The Fleming and Howland history
Fleming and Howland’s family’s tradition of upholstery craftsmanship can be traced all the way back to the late 18th century.
Throughout four centuries of industrial, economic and social change, Fleming & Howland has evolved from a “2-man workshop” to the mid-sized company that aims to perpetuate the British tradition of upholstery.
Below are a few select milestones of our history.
It started with Solomon Howland. Born in 1761, he was the son of a cordwainer, and seemed destined to go into the family business. Indeed, that is exactly what he did until, at the tender age of 19, he spotted an opportunity and branched out into a new trade – chair making.
Like others in the business at the time, Solomon worked on his own, at home, completing just one of the many specialist tasks that were involved in making a chair from scratch – in his case, covering ready-made chair frames with deep-buttoned upholstery.
The area in and around High Wycombe became the biggest producer of chairs in the country thanks to the beech, elm and ash woods that surrounded it.
Nephew George Howland, born 1848, moved up to Ancoats, Manchester in 1876. In the 1881 census George is shown as ‘Chair maker employing 2 men’ initiating the very first production facility.
George’s son, Charles Alfred (4th generation), began his chair making occupation at the age of 15.
By this time, expertise and knowledge of the craft became fully established in the north as Manchester’s textile industry was at its peak.
It was around this time the word ‘Chesterfield’ was used to describe the deep-buttoning technique used by the Howland family. Possibly named after the Earl of Chesterfield, a known trendsetter who famously commissioned a deep-buttoned leather sofa ‘with arms and back of the same height’.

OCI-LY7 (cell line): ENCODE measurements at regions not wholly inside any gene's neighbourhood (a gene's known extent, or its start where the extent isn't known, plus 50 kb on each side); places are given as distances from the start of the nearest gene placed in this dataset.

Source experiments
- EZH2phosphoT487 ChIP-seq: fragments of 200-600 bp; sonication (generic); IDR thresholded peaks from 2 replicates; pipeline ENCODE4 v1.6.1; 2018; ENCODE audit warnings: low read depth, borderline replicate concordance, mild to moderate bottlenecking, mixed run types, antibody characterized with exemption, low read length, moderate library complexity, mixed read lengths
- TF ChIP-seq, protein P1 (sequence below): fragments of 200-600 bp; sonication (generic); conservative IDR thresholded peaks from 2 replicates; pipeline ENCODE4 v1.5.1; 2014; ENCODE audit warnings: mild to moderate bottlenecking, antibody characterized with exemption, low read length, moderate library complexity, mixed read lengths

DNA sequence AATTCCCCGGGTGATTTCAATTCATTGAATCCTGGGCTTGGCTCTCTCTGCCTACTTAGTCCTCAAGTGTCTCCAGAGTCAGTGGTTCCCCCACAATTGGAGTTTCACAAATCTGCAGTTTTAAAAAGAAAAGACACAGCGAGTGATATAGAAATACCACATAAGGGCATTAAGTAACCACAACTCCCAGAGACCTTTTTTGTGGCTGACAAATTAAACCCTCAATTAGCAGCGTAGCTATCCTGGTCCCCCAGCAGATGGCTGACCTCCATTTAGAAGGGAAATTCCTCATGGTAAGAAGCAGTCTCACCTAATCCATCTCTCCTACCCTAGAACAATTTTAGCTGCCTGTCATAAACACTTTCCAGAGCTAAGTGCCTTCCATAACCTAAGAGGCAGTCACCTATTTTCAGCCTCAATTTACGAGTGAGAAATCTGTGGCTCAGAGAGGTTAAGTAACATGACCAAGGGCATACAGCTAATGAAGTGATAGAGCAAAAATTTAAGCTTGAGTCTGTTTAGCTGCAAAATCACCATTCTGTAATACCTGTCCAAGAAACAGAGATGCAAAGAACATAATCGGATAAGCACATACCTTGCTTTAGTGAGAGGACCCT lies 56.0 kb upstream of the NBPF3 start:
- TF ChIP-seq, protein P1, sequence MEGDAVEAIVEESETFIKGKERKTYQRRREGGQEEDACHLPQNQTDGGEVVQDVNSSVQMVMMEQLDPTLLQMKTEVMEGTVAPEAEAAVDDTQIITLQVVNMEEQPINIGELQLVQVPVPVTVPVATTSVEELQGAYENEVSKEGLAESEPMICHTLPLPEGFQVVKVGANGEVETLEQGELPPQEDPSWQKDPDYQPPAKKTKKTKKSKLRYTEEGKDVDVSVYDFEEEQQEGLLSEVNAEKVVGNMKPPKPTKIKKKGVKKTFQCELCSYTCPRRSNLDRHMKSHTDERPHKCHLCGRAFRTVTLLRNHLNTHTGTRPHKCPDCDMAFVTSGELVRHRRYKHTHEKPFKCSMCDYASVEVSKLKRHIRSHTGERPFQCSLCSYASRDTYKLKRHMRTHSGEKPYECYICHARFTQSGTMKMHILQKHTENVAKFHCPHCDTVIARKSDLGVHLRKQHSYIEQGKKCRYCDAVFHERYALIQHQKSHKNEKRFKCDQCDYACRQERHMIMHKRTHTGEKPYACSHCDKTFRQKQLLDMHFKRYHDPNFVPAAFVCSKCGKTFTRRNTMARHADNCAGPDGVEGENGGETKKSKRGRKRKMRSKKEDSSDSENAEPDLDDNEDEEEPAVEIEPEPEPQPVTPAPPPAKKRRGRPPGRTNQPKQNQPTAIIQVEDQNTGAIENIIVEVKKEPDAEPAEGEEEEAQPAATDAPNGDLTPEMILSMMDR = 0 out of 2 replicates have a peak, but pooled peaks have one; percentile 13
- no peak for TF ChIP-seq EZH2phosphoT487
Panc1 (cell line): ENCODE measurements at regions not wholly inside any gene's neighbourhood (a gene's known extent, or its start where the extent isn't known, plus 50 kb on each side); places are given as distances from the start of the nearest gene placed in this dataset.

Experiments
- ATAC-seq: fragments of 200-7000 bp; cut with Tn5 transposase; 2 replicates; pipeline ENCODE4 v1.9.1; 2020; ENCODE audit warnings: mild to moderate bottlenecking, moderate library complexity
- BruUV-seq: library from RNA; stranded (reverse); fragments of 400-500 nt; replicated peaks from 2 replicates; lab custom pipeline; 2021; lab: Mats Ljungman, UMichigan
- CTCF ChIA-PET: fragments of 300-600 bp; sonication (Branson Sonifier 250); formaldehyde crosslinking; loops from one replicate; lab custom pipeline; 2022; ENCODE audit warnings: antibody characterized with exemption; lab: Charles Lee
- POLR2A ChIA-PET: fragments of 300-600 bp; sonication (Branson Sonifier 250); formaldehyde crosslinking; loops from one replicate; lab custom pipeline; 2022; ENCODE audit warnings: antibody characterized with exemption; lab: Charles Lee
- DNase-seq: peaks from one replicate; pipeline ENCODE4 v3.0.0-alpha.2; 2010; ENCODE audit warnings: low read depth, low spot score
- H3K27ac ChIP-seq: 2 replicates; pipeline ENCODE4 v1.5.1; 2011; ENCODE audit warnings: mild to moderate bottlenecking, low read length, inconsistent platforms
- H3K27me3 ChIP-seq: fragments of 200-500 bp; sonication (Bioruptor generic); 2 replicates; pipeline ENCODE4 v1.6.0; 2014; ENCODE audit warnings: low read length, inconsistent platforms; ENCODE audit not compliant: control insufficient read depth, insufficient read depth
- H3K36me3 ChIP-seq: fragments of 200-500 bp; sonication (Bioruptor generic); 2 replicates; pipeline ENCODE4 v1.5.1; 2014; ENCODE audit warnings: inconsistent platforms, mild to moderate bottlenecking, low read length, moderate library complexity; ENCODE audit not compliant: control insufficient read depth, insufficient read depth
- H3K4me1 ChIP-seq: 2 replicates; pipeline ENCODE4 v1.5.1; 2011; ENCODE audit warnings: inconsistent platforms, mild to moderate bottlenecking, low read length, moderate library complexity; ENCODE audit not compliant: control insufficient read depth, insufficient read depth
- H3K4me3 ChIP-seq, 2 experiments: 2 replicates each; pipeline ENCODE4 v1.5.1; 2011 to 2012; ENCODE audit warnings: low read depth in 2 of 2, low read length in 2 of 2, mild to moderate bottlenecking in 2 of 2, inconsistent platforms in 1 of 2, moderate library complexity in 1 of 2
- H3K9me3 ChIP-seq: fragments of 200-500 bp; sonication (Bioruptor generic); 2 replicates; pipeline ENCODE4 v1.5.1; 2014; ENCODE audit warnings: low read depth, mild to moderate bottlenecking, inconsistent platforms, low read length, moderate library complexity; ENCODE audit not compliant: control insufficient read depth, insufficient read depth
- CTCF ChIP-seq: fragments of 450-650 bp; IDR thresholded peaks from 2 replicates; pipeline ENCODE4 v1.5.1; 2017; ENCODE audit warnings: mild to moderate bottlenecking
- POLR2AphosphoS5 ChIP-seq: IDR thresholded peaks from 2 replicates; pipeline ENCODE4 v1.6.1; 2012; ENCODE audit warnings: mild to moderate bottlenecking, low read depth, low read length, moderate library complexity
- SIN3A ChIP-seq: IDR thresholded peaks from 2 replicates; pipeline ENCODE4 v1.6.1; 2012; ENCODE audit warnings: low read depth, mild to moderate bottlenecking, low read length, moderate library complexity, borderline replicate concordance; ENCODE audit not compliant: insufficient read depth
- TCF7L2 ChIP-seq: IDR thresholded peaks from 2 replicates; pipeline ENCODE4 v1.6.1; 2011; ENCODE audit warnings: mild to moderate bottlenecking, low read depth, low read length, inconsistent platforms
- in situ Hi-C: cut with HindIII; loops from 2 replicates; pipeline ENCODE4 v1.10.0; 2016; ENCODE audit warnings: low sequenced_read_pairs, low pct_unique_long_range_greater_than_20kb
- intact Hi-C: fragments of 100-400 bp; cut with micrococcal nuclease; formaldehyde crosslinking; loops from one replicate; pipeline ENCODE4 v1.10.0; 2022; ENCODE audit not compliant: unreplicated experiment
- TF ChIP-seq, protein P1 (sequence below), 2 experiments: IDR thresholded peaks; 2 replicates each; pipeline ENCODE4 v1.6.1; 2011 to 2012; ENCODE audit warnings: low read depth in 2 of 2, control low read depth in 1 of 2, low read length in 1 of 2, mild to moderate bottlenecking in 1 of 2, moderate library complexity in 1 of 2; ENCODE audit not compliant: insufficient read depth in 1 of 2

With workshops springing-up all over town, young apprentices were in much demand. In 1959, John Howland (5th generation), took on his eager nephew, John Fleming, as an apprentice.
At the age of 22, John Fleming used a £46 tax rebate to buy a sewing machine and other upholstery equipment, and set up on his own, renting a room above a shop in Miles Platting.
Over the years, ‘John Fleming Upholstery’ grew, to the point where it employed around 150 people, while at the same time maintaining a smaller, specialised unit making bespoke Chesterfields.
Cheap Chinese imports flooded the market causing mass closure of many UK manufacturers. John’s specialist unit survived, preserving the Howland’s time-honoured skills.
John’s son Paul, who had been involved since he was a boy, officially joined the business in 2002, followed by his daughter Sylvia in 2011.
The family firm was rebranded as Fleming & Howland, a name that signified the union of the two families and the best of past and present craftsmanship.
After acquiring a second workshop in Kent, F&H invest in their ‘Revival Project’ initiating an extensive revival of archived designs.
F&H introduce exclusive colours in the form of the Monochrome collection. Such unique tones can only be achieved by applying the dyes by hand with a rag. This hands-only technique creates the softest patina possible, surpassing any other tannery-produced leather currently available.
‘The Anatomy Of A Stuffed and Stitched Chair’ by Fleming & Howland.
Celebrating British furniture making, the book gives a rare insight into a brand known for their modesty. The book captures in step by step format how an object of beauty and great design is lovingly crafted.
F&H become founding members of the Chesterfields Trade Association. The CTA represents the high standards required to produce an officially certified Chesterfield and in turn protects the consumer by safeguarding the heritage of such an iconic British design.